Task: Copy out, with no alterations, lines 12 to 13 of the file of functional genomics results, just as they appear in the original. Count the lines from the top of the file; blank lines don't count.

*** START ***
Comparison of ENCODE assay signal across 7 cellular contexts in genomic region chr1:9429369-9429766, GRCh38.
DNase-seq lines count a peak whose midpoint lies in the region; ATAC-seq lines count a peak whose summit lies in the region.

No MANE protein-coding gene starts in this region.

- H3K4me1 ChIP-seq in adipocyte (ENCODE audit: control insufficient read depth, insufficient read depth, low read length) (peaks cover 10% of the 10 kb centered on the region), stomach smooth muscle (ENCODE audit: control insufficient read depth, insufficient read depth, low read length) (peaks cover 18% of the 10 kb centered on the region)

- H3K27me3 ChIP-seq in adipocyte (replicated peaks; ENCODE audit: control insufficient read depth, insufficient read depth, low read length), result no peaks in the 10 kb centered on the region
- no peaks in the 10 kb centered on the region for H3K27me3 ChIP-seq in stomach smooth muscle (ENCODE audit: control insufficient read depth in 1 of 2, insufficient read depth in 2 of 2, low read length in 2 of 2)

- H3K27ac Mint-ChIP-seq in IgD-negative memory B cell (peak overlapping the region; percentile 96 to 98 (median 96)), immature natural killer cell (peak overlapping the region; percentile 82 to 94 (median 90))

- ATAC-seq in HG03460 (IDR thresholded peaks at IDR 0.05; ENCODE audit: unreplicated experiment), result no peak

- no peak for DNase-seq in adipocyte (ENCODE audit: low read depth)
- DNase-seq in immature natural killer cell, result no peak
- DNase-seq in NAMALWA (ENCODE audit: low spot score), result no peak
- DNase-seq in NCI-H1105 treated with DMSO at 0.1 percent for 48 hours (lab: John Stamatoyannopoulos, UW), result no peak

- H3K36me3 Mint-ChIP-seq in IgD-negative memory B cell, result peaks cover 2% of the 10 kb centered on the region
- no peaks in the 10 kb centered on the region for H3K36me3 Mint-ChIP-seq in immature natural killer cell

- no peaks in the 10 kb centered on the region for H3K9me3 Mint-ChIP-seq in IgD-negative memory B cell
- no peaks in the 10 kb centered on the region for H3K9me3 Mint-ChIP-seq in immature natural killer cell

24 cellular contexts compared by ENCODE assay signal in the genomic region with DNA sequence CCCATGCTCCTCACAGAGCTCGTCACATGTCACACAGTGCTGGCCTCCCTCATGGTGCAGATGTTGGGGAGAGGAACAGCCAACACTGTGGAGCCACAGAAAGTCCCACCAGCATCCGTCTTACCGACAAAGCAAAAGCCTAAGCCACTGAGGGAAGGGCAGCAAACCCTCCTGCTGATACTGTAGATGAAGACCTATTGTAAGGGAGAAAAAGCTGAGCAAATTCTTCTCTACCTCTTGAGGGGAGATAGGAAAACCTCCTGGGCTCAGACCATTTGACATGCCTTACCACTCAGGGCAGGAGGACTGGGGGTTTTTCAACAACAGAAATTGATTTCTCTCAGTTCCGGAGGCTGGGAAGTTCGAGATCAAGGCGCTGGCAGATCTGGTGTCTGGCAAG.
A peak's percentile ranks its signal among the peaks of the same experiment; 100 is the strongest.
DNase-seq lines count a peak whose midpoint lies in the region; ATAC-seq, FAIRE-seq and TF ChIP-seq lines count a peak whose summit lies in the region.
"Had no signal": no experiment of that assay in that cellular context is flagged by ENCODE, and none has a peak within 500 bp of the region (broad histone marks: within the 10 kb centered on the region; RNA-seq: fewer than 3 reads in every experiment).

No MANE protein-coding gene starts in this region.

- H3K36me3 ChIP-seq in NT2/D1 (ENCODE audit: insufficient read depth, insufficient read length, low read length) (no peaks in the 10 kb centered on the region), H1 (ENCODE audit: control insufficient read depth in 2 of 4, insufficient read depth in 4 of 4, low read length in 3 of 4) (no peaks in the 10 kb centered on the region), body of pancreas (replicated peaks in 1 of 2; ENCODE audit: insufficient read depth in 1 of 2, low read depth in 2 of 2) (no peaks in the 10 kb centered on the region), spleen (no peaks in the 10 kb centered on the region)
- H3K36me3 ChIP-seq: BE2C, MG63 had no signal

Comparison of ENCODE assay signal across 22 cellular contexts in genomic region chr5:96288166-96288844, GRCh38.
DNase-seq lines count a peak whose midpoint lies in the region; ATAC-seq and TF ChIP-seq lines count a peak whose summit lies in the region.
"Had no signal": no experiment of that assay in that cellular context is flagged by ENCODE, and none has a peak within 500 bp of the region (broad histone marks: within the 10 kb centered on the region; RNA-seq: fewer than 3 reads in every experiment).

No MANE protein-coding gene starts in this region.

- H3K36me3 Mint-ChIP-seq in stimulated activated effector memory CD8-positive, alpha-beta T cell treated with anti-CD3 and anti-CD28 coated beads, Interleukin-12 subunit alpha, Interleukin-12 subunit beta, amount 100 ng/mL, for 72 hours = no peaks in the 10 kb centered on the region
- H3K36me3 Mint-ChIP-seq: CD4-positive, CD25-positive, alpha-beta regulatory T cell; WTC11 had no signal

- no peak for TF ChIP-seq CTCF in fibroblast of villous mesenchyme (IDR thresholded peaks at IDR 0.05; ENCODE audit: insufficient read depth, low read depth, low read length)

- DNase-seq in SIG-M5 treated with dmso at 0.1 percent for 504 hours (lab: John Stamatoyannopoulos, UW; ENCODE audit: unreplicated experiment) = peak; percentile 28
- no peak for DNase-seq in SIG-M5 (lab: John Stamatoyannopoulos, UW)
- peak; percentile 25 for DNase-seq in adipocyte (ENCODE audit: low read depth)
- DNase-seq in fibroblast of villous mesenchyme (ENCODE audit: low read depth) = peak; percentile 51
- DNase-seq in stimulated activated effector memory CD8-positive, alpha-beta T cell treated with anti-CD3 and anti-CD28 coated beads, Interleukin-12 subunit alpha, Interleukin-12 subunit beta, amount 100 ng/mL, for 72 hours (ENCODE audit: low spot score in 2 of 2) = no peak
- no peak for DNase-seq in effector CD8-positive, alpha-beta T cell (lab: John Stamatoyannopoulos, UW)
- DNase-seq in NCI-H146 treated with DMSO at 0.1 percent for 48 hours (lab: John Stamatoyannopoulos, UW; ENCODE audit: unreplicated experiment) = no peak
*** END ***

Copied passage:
- DNase-seq in NCI-H1105 treated with DMSO at 0.1 percent for 48 hours (lab: John Stamatoyannopoulos, UW), result no peak

- H3K36me3 Mint-ChIP-seq in IgD-negative memory B cell, result peaks cover 2% of the 10 kb centered on the region